Twice in the last month I encountered organizations that had discovered the Holy Grail of deeply psychological assessments and personal and intense transformation assistance for senior leaders. Hey, I’m a psychologist by training. I love this shit. But I kept asking the leaders, “How is this being received?” It was all rosy until I kept pressing. “Well, we are getting some push back. The leaders keep canceling their counseling sessions and the coaches claim that the leaders aren’t willing to dig deep.” Then I asked, “Is your culture one where there is much talk about people and development and courage and self awareness? Is talking about human behavior or listening skills or making space for all voices the norm?” In both cases the leaders told me that there is some lip service but very few leadership or culture behaviors to back that up.

Okay, so maybe this initiative is the beginning of a major shift and the leaders are going first. Great. But maybe they jumped into the deep end rather than wading into the pond. Maybe the New Thing is exactly what the company needs but the template doesn’t fit the organization. To get a team of leaders who avoid psychological depth to jump in with both feet out of the gate is completely unrealistic. And it could backfire.

I’ve seen this so many times that I have a standard line. You are trying to build a Cadillac when a VW Beetle will do just fine.

Think of all the New Things as fantastic stimuli rather than strict formulas. To figure out how New Thing could work in your context have some lively conversations with leaders and key people.

  • Distill the essence of the New Thing. Describe it in a few sentences. Don’t go into the how. Stick with the what.
  • Imagine the value of New Thing in your organization. How will it improve the culture or the productivity or the services or the customer experience? Ground the concept in your context and what is needed at this moment in time.
  • Evaluate the methodology. Is it more complex than you need? Does it leave something out that is important to your company? Does it address implementation challenges? What is the simplest way to get the bang for your buck?
  • Define New Thing in terms that make sense to your staff. Take it out of the textbook and put it into their reality. Of course they want to experience success similar to Facebook but you are an accounting firm. How can “speed and customization” fit into a regulatory business? If you haven’t grabbed the essence and sorted out how it would look in your context, no one will buy it.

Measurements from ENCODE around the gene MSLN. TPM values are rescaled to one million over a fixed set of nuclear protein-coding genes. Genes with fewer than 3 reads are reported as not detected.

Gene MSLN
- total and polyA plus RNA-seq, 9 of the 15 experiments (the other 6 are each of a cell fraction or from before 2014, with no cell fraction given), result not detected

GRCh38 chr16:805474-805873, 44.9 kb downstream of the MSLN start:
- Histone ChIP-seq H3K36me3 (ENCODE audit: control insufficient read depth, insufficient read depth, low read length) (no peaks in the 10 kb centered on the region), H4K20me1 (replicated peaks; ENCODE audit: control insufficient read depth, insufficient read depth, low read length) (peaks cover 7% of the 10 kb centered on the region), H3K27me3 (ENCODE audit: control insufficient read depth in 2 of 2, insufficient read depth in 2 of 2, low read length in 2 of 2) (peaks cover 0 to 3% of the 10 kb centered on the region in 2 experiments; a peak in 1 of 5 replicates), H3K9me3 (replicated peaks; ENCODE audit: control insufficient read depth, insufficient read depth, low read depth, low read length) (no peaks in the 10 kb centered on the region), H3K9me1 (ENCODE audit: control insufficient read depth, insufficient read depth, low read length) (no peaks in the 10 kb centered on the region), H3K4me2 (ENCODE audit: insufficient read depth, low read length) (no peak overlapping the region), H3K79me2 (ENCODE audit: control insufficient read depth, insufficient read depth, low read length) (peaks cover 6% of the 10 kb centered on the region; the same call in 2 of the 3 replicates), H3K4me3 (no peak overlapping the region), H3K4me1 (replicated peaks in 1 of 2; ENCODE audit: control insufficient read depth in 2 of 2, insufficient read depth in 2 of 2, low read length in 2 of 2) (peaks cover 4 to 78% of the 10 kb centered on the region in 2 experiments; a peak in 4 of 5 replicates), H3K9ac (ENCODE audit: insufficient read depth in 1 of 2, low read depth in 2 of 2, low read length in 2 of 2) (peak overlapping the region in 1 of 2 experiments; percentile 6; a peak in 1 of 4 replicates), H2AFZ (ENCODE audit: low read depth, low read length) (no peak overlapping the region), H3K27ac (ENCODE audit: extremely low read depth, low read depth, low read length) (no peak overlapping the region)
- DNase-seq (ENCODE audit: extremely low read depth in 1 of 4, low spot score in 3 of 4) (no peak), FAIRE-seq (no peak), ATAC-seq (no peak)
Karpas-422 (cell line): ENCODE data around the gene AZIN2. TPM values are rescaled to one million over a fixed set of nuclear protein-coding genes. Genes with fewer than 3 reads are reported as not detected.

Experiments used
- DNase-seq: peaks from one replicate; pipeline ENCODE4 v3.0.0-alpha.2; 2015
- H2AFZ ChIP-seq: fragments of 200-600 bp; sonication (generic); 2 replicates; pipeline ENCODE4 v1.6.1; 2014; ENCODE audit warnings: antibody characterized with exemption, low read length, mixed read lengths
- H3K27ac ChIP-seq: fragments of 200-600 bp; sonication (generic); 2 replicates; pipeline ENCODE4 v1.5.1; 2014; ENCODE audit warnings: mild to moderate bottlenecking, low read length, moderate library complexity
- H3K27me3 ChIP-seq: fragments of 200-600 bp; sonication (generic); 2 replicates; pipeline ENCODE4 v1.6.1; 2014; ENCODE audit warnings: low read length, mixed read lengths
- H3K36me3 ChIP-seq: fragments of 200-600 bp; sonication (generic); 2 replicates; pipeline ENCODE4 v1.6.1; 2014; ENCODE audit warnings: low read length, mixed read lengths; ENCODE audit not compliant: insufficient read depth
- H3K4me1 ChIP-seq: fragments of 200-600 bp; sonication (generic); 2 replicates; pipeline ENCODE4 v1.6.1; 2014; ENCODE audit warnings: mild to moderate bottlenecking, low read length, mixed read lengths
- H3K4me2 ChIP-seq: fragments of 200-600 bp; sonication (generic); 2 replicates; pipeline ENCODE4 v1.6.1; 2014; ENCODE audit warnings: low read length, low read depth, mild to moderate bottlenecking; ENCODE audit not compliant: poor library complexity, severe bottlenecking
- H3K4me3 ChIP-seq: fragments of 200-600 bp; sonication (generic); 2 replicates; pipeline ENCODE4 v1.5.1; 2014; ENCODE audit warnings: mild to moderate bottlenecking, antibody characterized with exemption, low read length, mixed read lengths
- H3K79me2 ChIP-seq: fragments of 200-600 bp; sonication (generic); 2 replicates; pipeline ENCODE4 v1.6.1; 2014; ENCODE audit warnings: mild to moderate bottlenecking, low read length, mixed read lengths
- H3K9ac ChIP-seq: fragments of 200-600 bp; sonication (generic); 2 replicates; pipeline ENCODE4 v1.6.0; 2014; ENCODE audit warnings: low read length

• Size the effort and opportunity properly. Executives have a habit of underestimating the churn each New Thing creates. There are times when a major overhaul is appropriate but often smaller changes can create staff willingness and big wins. Each success builds satisfaction and organizational muscles for continuous changes.
  • Create your own hybrid. Just because the TED presenter said you must do all ten of these things to get the payoff doesn’t mean that will work in your company. If you have taken the steps above, had robust discussions and still feel very excited about the essence of New Thing then create your own roadmap. Add, subtract or modify how to get from here to there.

We have all experienced the difficulties of implementing change either as leaders or staff. And we all know that many of these efforts never fully realize the theory of the case. And that leads to staff reluctance to keep engaging in New Things. I believe it is because we are always aiming for the Cadillacs. Processes are over-engineered, initiatives are too grandiose and there has been little thought given to the context. When leaders hear “that will never work here” that is nails on a chalkboard. But maybe there is some overlooked wisdom.

Here’s another way to think about this. I love to cook. I read cookbooks, go to cooking classes, watch cooking shows and try new foods every place I go. My head is filled with great ideas and New Things. I print out the recipe and then go through a check list. The seasonings are amazing. But the family doesn’t like chick peas. And this is too many carbs for our life style. I’d rather use chicken than beef. What if I added more veggies? I can’t use that much sugar. In short, I’m taking the essence of something that sounds so yummy and modifying it for my family’s specific needs and preferences. I will still try New Thing and chances are it won’t be perfect the first time through. The family will chime in with “more this and less that”, I will try it again and it might just make the list of Most Favorite New Thing.